Article 4: The estimated revenue gain from motorists' donations is based on Washington State’s experience with a similar state park voluntary donation system.  Based on the state of Washington's experience with its first year of donations, and applying that to fiscal year 2009 vehicle registrations in Texas yields an estimated revenue gain of $1.6 million for fiscal year 2012 and subsequent fiscal years for the General Revenue-Dedicated State Parks Account No. 64.
Article 5:  Regarding the creation of the OGRC Fund, this estimate assumes that all balances in the OFCU Account No. 145 as of August 31, 2011 as reported in the Comptroller's Biennial Revenue Estimate (BRE) for 2012-13 of $30.2 million would transfer to the new OGRC Fund (a General Revenue-Dedicated Account), with the General Revenue Fund experiencing an equal loss. Current revenues to the OFCU Account No. 145, estimated at approximately $25 million per year based on the Comptroller's BRE, less an estimated $2.5 million in penalties, or $22.5 million per year, would begin to accrue to the new OGRC Fund, and is shown in the table above as a revenue gain, while a loss of $25.0 million per fiscal year is shown to the OFCU Account No. 145. The $2.5 million per year in penalty revenues is shown in the table above as a gain to the General Revenue Fund.

Article 5 would also require the RRC to cover all costs of oil and gas-related activities. Currently in the 2010-11 biennium, $18.9 million in annual expenditures for oil- and gas-related strategies are being paid out of the General Revenue Fund, along with an estimated $3.9 million in associated employee benefits, for a total of $22.8 million. This amount is shown as a savings to the General Revenue Fund in the table above. Based on the agency's 2012-13 Legislative Appropriations Request, the Railroad Commission's costs in 2010-11 out of the OFCU No. 145 of $27.5 million exceed revenues by $2.5 million, including benefits costs. Upon passage of the bill, $2.5 million in penalties would no longer be available, increasing that deficit to $5.0 million per year. This estimate assumes that the agency would have to set fees sufficient to cover that deficit, along with the $22.8 million amount to replace current General Revenue appropriations. It is therefore estimated that the RRC would have to set surcharges sufficient to raise $27.8 million in new revenue per fiscal year. Because the agency would spend all of the new revenue stream plus amounts covered by revenues to the OFCU Account No. 145 ($22.5 million per fiscal year that would transfer to the new OGRC Fund), the OGRC would have total annual estimated costs of $50.3 million. As shown in the table above, this estimate assumes that revenue to the new OGRC Fund would be equal to total costs out of the Fund. The bill's provision relating to the 185 percent on surcharges is expected to reduce the revenue estimate for the new OGRC Fund by approximately $1.4 million per fiscal year and is included in the above table. For purposes of this analysis, it is assumed that available balances in the new OGRC fund would support costs in excess of the new Fund's annual revenue stream through the forecast period.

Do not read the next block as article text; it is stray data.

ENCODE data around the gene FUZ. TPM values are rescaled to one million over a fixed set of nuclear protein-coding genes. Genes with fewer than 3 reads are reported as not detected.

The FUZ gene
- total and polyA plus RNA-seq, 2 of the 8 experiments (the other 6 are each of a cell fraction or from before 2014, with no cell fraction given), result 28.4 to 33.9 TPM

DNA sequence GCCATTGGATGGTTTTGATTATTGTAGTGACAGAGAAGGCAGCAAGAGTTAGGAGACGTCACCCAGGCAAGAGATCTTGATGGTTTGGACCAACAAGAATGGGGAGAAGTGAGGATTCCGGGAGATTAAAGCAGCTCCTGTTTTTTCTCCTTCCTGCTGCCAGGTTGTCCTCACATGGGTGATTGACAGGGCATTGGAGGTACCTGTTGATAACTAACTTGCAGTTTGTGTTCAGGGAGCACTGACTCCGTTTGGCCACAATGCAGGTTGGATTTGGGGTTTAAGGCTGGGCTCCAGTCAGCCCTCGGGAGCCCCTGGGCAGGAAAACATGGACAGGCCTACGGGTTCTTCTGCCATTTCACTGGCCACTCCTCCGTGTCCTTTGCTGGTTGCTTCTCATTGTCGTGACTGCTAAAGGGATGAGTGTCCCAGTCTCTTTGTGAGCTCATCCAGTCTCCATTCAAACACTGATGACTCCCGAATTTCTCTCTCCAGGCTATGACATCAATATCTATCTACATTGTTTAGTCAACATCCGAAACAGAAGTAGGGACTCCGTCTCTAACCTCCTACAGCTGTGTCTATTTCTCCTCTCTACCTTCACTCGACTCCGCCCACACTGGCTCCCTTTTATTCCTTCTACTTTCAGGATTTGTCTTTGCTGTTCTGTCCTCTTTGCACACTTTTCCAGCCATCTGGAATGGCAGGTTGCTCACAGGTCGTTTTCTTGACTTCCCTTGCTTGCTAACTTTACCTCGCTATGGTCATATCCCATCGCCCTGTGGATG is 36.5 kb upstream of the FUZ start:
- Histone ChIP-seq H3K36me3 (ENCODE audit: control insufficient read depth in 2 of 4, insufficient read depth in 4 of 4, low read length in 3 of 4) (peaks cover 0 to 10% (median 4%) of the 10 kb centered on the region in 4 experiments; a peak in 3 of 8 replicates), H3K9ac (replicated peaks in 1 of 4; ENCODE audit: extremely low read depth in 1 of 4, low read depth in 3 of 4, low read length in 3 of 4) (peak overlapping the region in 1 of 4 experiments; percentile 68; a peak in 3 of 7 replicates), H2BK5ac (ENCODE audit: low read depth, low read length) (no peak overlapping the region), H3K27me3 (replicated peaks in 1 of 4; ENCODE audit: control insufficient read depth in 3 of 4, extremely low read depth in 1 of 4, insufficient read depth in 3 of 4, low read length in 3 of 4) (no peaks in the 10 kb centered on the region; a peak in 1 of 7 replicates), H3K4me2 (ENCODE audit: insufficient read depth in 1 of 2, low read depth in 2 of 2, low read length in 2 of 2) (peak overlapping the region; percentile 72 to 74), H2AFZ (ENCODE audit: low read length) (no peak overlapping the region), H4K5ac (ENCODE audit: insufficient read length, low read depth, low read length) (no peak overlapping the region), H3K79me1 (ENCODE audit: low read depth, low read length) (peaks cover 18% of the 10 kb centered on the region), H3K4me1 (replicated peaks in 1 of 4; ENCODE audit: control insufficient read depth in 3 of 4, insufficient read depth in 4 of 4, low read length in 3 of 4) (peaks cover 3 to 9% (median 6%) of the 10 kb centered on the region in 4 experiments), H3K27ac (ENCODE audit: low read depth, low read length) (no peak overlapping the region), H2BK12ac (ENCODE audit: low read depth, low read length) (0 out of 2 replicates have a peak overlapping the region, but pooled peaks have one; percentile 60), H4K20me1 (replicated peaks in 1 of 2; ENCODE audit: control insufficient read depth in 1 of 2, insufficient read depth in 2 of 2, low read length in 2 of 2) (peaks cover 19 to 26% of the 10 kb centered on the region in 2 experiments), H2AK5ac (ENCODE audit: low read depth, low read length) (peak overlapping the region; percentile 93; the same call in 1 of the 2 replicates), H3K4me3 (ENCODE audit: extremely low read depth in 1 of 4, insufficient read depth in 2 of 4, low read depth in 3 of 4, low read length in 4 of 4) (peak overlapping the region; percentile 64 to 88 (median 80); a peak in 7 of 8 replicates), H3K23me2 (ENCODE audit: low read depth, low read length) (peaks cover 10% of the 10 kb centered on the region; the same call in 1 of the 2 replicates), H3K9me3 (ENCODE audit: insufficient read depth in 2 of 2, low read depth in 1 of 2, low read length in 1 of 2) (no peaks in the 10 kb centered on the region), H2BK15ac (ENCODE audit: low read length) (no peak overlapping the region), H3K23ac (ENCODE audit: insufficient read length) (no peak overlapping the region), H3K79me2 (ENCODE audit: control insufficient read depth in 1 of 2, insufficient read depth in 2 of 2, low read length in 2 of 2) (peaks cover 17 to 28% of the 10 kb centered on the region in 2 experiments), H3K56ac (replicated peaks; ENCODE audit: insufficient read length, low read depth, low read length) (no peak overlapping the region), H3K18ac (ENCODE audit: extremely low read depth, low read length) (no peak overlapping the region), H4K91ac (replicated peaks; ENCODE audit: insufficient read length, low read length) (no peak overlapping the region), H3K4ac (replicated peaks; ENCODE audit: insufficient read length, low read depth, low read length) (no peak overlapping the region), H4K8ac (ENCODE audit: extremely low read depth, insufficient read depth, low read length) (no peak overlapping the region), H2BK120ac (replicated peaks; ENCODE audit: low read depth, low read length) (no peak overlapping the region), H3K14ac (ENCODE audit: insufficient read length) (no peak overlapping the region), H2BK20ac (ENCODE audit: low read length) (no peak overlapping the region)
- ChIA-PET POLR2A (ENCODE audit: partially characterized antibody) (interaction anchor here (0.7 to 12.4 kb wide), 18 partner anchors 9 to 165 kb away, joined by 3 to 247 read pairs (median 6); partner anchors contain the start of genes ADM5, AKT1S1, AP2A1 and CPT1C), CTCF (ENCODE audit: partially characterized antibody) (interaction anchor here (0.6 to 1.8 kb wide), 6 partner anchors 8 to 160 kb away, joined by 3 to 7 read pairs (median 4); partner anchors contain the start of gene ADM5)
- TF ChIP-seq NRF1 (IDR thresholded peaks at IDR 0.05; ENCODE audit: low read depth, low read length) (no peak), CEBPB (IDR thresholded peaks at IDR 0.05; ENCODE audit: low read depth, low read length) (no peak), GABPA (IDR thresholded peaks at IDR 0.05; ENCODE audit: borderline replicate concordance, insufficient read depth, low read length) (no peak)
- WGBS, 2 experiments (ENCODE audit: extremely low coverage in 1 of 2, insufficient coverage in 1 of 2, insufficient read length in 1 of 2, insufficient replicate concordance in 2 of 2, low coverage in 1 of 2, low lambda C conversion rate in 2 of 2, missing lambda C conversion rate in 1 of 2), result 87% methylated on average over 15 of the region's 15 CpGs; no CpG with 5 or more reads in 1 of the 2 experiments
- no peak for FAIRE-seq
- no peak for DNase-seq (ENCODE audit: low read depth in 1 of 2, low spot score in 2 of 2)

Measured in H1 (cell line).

Article 5 would also expand the applicability of the pipeline safety fee to include gas utility regulatory functions. This estimate assumes that the bill's expansion of the pipeline safety fee to include gas utility regulatory functions would enable the agency to recover costs associated with the agency's gas utility regulation activities in Strategy A.2.1, Gas Utility Compliance, which currently receives approximately $1.5 million in General Revenue that is not fee supported, plus related benefits costs. This estimate assumes that the agency would raise the pipeline safety fee to the maximum rate under current law of $1 per line, as compared to $0.70 currently in place by agency rule. Raising the fee to the maximum rate would generate a total of $1.4 million per year to the General Revenue Fund, which is reflected in the table above.

Local Government Impact

No significant fiscal implication to units of local government is anticipated.

Source Agencies:
304 Comptroller of Public Accounts, 305 General Land Office and Veterans' Land Board, 455 Railroad Commission, 554 Animal Health Commission, 580 Water Development Board, 582 Commission on Environmental Quality, 712 Texas Engineering Experiment Station, 802 Parks and Wildlife Department
LBB Staff: